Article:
"Startup is a dramedy-of-errors, a Shakespearean yarn of secrets, sex, miscommunication, misogyny, and money...Crack this one open on the beach and you just might find yourself a little more enlightened when you return to the workplace."
Lexi Pandell, Wired.com, 9 Essential Summer Reads
"Though often wickedly witty, Startup is so much more than mere satire; it's a smart, deeply empathetic novel genuinely interested in exploring the way we live now."
Rumaan Alam, author of Rich and Pretty
"This funny, empowering debut is chock-full of strong women transcending the workplace drama, sexual politics, and all-around dumb stuff the men in their life are doing. It's a novel that just might spark the official feministing of startup culture. If I were a tech bro, I'd be shaking in my hoodie."Camille Perri, author of The Assistants
"Don't buy this book. Don't open. Don't start reading it. Because if you do, I can assure you, you won't be able to put it down. I was hooked from the first page and found myself lost in a beautifully-written fiction that so succinctly echoes today's bizarre reality."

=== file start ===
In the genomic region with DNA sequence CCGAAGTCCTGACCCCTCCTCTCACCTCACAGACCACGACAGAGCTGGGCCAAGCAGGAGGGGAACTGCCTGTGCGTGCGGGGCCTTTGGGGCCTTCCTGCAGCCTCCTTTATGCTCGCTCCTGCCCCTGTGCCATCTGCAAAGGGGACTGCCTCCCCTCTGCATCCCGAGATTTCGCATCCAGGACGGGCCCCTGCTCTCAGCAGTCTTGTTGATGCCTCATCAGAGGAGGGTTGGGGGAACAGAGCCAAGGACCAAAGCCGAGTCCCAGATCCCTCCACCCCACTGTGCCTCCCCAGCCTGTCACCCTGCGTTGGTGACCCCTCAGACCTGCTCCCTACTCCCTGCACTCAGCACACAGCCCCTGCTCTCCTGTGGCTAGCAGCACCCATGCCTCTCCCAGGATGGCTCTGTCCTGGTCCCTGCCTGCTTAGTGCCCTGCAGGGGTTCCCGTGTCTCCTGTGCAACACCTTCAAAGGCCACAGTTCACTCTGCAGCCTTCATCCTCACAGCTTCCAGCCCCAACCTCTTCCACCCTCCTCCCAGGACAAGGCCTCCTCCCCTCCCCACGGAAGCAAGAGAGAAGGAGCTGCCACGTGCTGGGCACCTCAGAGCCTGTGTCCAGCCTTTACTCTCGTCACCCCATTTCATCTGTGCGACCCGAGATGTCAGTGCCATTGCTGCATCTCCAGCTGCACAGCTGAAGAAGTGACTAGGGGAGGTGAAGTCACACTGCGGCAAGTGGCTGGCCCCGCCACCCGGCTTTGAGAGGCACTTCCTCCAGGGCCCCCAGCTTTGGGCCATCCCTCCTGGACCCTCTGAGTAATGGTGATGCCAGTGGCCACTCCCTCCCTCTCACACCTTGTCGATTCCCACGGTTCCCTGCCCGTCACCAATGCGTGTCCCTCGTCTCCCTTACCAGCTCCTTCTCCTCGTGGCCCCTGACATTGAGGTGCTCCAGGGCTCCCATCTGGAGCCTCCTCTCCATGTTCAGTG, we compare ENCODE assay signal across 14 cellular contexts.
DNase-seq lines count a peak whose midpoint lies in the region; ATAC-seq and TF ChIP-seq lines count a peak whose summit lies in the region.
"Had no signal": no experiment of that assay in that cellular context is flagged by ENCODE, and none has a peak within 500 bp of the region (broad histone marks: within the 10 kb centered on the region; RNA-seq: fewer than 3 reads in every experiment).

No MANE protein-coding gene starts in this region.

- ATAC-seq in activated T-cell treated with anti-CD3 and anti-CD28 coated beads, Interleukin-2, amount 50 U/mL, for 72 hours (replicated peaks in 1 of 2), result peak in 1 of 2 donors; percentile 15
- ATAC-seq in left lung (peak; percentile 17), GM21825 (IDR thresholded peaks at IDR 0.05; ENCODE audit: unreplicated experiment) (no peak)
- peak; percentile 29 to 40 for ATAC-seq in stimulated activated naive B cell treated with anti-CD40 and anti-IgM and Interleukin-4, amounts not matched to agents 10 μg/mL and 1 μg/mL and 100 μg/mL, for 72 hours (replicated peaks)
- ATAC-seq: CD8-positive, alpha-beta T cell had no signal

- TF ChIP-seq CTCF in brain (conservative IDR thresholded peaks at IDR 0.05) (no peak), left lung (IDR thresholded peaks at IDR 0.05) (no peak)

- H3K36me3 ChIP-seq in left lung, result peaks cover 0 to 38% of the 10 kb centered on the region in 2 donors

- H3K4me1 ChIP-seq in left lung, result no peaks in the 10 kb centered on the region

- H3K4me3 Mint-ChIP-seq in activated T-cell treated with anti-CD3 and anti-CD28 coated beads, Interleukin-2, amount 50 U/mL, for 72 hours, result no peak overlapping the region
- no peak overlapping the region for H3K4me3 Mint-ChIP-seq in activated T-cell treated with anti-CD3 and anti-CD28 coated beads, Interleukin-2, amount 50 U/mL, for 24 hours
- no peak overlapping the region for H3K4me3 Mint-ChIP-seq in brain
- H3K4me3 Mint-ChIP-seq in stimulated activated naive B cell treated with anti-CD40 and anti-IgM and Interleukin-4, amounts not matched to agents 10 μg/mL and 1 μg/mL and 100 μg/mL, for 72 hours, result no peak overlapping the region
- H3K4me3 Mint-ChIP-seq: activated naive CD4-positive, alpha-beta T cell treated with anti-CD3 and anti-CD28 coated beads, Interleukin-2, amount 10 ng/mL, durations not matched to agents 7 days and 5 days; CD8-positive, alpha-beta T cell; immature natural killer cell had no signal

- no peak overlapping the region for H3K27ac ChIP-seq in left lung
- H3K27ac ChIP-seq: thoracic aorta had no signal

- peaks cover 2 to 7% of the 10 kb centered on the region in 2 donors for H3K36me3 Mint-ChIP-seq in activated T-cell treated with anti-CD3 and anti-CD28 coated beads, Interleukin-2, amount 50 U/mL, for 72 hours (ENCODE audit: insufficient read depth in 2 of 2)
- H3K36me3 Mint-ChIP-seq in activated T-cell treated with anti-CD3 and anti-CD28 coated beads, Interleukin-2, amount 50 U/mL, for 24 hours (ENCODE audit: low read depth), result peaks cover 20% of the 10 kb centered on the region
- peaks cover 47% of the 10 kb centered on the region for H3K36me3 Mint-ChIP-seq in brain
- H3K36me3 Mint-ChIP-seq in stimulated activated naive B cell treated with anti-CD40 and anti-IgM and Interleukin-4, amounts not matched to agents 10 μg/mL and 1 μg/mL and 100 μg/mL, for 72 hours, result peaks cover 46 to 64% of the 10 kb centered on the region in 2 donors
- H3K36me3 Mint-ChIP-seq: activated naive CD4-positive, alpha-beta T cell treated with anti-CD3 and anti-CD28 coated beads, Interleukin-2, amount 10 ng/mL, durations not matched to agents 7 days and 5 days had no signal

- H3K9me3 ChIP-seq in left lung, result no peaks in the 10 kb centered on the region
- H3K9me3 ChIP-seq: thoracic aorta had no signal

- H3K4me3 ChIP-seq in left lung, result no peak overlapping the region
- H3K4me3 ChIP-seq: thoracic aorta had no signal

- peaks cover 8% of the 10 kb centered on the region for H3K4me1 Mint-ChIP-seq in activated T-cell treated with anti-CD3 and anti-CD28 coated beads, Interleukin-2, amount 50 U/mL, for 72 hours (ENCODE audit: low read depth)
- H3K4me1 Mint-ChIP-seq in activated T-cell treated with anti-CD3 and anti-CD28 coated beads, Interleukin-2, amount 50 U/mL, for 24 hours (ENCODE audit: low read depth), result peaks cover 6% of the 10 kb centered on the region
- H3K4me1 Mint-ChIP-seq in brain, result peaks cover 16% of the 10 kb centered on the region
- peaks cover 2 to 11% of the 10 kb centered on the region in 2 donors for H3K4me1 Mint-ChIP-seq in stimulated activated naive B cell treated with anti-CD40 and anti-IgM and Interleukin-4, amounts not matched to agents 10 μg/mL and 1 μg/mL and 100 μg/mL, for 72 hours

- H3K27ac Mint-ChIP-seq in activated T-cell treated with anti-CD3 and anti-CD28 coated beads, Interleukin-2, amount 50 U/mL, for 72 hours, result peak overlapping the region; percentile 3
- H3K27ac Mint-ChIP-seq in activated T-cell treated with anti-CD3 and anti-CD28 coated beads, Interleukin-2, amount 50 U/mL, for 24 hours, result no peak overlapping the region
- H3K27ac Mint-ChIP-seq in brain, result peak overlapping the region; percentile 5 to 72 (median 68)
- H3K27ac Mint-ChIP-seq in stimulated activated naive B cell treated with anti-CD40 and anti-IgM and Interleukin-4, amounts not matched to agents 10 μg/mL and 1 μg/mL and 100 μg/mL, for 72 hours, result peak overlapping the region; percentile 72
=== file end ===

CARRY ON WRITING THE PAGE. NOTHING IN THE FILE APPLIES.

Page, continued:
Nick Bilton, Special Correspondent, Vanity Fair and author of Hatching Twitter: A True Story of Money, Power, Fri
"Is there a satirist alive more brilliantand more insightfulthan Doree Shafrir? That I tore through Startup in a single dayignoring the cries of my children and the dinging of my phone, laughing with recognition at her characters' foibles-is perhaps not nearly as significant as the fact that this ridiculously compelling novel has haunted me, every minute, in the weeks that followed. If you have ever lived in New York or worked in an office, you will love this novel. If you love the novels of Tom Perrotta, you will love this novel. But also: If you are a sentient human, you will love this novel."Joanna Rakoff, author of My Salinger Year and A Fortunate Age